Wondering what to do this Saturday? If you can get to London, I recommend supporting an extremely worthwhile cause. The attitudes and prejudice towards mental health issues in the 21st Century are truly appalling, and I know many creative and talented individuals in our community that have battles to fight and stories to tell.
To coincide with World Mental Health Day, and the Time For Change Campaign, Bea DeVile has decided to put on a burlesque show at the Elixir Bar, featuring performers affected by mental health issues, or who feel passionate about the cause.
I spoke to Bea about her plans and hopes, and she is clearly extremely passionate and well informed when it comes to this campaign…
Why have you decided to put on this event?
I had been thinking for a while about the relationship that burlesque has with self-image and the alternative it offers to the ideals that you see in the media. Also, many performers I have met had examples of how performing or even attending a workshop has had a positive impact on themselves or people they know.
When I came across the Time To Change campaign, I thought it would be a fantastic opportunity to challenge the common perceptions of people with mental health issues by showcasing some of the performers who have been open about problems that they have experienced in the past.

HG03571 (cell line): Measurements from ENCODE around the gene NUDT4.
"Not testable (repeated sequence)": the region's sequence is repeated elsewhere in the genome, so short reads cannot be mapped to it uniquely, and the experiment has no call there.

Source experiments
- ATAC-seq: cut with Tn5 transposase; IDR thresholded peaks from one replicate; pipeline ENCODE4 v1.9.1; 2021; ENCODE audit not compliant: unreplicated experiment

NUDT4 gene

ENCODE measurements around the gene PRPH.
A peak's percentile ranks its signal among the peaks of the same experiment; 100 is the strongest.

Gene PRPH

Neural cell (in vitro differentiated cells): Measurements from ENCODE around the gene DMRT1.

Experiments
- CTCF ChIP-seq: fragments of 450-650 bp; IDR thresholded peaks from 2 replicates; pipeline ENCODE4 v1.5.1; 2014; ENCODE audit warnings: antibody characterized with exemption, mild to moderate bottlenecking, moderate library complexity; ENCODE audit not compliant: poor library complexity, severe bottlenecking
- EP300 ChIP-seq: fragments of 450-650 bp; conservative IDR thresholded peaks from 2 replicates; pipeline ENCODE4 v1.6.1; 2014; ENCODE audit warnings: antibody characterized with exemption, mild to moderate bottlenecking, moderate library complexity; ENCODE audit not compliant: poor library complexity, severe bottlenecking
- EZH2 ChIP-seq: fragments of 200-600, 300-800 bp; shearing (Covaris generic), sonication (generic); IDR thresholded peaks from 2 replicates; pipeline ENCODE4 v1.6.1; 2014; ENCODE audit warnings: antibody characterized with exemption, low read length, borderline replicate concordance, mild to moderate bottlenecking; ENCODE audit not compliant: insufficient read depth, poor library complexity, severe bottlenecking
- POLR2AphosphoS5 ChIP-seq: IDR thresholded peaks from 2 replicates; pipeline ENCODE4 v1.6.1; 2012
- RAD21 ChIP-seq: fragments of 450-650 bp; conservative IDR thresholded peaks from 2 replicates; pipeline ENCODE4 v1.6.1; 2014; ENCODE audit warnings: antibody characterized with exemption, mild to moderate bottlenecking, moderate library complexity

Get Moving Week in October promotes the benefits of being active for mental well being and the other event taking place in London this Saturday on World Mental Health day is a series of dance workshops in Regents Park. So once people have had a go at some different dance styles, they can come and watch our performance.
Why is this issue, and awareness of it, so vital?
There is still a huge stigma attached to mental illness, despite it being a very common issue – one in four people will experience a problem at some point in their life. And there are still problems with discrimination, with a recent report finding that one third of people surveyed think that people with mental health problems should not have the same rights to a job as everyone else.
Why is this issue especially important to you personally – has it affected your life in some way?
I have always had depression and it has affected my life in different ways. I’ve sometimes avoided talking about it for fear of making friends feel uncomfortable, so it can end up being incredibly isolating – you don’t tend to get the same understanding or sympathy that you would with a physical illness.